The ability to make rapid revisions to a feed mix helps preserve nutritional value for livestock and retain ROI for producers. But advanced feed management tools also support a proactive vs. reactive approach to ensure the accuracy and consistency of rations.

“We’re used to being firefighters in this industry,” says Nathan Meeuwse, co-founder of Michigan-based Cornerstone Ag Management. “But feed management technology is allowing us to be better fire preventers.”

With more than a decade of experience as a nutritionist, Meeuwse is familiar with an old industry adage that underscores inefficiencies in the traditional ration planning process. While nutritionists formulate a specific livestock diet, it can vary from the amount cows are fed and what they actually eat.

“Instead of one diet, sometimes there’s actually three,” he says.

Ideally, the total mixed ration (TMR) should retain the recommended balance of nutrients, quality and weight from formulation to feeding. But that isn’t always the case.

“Nutritionists balance diets down to the third decimal point, and the feed mixes are picked up with a front end loader,” Meeuwse says. “So traditionally, there's an opportunity to lose the precision of those rations.”

And for years, nutritionists formulated rations with pen and paper, then mailed them to producers with no assurance that handwritten recommendations matched the diet consumed by cows.

In 2012, Meeuwse began using Topcon’s TMR Tracker which has helped digitally preserve the precision of feed formulations. He enters feed ingredients, mixer information and rations and the system accurately tracks variations during loading and feeding.

“Cows love consistency. We’ve been able to significantly minimize that margin of error, and everyone has a lot more confidence that what we want cows to eat is what they are being fed,” Meeuwse says. “They get a more consistent, balanced diet, day in and day out.”

Six months into their experience using TAP FEED, Wagner says the operation is getting more consistent data tracking forages from the feed bunker to the truck to calves.

“Our nutritionist has a much better idea of what is actually making it through to the animals and how to project what will be left in the box,” he says. “We’ve always been of the opinion that feeding is one of the most important jobs and we want to know exactly what is being delivered to the cows as well as the shrink.”

“We’re used to being firefighters in this industry. But feed management technology is allowing us to be better fire preventers.”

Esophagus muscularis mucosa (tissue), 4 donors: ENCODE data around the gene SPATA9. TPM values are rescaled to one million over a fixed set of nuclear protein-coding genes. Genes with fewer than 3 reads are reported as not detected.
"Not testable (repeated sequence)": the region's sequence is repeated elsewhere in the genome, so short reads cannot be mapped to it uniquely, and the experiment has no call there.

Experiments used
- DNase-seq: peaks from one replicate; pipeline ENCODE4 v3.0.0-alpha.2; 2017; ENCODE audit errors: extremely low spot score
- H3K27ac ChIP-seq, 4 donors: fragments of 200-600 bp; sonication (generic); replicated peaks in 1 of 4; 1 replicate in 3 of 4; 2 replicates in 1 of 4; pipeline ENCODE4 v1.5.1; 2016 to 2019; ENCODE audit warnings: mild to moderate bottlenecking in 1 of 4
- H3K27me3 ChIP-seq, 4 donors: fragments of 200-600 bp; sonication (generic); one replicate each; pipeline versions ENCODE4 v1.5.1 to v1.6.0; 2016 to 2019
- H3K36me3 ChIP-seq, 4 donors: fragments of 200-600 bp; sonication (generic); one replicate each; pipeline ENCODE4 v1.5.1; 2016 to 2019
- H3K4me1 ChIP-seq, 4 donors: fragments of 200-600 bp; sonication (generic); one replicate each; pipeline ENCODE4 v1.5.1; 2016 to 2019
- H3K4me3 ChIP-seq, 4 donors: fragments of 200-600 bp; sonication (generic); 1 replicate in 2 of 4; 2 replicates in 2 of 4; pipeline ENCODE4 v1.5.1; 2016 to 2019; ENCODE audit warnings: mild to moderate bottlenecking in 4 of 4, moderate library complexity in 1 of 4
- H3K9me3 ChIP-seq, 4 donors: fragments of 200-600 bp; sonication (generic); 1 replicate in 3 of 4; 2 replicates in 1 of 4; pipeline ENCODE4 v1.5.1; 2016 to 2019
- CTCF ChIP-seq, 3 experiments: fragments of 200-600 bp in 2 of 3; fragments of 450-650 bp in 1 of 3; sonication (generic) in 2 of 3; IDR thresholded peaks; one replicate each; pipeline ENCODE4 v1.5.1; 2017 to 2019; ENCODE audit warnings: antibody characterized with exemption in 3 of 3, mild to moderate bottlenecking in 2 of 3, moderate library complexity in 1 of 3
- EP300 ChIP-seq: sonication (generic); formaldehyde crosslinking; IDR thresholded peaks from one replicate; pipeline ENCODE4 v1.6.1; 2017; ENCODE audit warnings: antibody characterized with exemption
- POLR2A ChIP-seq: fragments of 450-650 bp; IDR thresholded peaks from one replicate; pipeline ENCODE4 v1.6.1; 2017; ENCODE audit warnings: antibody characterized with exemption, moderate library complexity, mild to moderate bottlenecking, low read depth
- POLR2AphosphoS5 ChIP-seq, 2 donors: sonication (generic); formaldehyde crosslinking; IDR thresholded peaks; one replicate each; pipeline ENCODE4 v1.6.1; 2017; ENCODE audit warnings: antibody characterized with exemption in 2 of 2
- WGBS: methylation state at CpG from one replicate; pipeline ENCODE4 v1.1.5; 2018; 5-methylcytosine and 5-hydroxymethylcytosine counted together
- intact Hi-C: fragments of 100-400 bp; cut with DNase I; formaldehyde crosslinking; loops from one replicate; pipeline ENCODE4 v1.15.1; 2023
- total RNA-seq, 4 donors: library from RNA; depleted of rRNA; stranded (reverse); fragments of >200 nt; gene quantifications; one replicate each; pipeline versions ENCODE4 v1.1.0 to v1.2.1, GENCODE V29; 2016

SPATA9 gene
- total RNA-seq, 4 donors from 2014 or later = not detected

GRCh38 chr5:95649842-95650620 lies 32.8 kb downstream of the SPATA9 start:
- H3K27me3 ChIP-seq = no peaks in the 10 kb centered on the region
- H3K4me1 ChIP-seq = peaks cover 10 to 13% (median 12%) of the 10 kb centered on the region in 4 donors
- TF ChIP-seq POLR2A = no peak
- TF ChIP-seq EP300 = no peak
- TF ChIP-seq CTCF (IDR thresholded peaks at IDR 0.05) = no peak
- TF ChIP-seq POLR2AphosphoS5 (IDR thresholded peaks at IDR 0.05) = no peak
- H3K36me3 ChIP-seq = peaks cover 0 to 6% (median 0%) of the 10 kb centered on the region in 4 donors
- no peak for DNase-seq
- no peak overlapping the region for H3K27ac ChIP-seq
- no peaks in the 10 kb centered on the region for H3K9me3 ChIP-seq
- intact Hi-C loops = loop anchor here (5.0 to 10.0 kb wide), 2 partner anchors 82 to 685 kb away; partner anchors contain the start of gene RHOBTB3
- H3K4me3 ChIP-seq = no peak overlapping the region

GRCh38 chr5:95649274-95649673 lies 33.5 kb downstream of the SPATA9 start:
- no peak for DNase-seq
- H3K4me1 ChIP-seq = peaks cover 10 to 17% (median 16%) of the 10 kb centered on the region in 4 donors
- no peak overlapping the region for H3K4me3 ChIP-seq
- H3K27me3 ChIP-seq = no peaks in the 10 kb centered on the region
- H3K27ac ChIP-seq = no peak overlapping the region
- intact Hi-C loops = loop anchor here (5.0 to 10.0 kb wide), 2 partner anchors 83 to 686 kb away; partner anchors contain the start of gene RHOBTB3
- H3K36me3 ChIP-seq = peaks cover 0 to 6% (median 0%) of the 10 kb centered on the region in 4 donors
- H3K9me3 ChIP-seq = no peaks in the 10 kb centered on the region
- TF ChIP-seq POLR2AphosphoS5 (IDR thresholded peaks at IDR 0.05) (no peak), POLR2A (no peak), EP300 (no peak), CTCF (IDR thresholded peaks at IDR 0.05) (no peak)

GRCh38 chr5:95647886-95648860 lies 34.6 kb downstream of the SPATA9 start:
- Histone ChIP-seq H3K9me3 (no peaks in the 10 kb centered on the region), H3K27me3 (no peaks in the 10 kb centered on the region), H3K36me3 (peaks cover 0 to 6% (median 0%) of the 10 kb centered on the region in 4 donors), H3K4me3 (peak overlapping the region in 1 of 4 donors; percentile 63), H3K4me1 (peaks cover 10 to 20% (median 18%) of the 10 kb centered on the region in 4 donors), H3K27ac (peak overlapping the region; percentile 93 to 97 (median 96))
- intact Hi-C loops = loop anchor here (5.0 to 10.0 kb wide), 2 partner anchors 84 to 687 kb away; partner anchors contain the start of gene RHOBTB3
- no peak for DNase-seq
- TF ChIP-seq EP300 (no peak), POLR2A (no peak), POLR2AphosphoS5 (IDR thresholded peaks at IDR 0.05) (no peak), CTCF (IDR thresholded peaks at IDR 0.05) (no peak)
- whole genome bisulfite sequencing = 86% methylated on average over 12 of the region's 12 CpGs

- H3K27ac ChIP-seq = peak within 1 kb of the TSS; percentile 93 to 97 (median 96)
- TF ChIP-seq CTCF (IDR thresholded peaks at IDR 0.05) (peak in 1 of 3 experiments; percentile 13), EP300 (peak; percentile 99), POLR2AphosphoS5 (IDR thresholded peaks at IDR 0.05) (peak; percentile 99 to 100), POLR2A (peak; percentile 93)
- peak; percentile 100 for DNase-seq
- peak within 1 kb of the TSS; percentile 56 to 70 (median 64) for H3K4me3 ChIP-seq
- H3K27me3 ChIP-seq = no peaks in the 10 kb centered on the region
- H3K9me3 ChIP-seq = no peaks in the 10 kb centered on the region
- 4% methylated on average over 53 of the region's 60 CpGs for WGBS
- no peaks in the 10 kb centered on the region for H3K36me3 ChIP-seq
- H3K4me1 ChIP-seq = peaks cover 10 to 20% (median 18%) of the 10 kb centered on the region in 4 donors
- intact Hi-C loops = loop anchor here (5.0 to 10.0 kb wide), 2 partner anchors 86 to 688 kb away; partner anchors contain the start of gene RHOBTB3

Nathan Meeuwse, co-founder of Michigan-based Cornerstone Ag Management

Manage Shrinking Inventory

An underutilized feature of feed management software, according to Meeuwse, is its ability to weigh incoming ingredients that can extend feed inventory and account for shrink on the farm.

“Both of those will become hot topics because lowering shrink will allow producers to carry over more feed at the end of the year,” he says. “The typical number nobody wants to acknowledge is 10-15% shrink on commodities in open bays, which in the long-run, that loss comes directly out of a producer’s pocket.”

In other words, for every $100 spent on feed, at least $10 could be lost to shrink. Meeuwse relies on the TMR Tracker to help producers be more economic with inventory by weighing incoming ingredients and tracking weekly and year-over-year shrink.

If a producer spent $100,000 on feed in a year, Meeuwse says they can account for about $10,000 of shrink. And, if a farm calculates a feed usage rate of 15 tons per day with 150 tons of inventory, it knows there is a 10-day window to assess future need and cost.

“We can plan to load every three or seven days and communicate that enough in advance to commodity loaders so there isn’t a delay,” he says. “As we’ve seen feed costs increase and a decrease in available forages, I expect to see more adoption of feed technology for inventory management.

“As an industry, we invest in cow comfort and reproduction because they impact the bottom-line. The same is true of livestock nutrition.”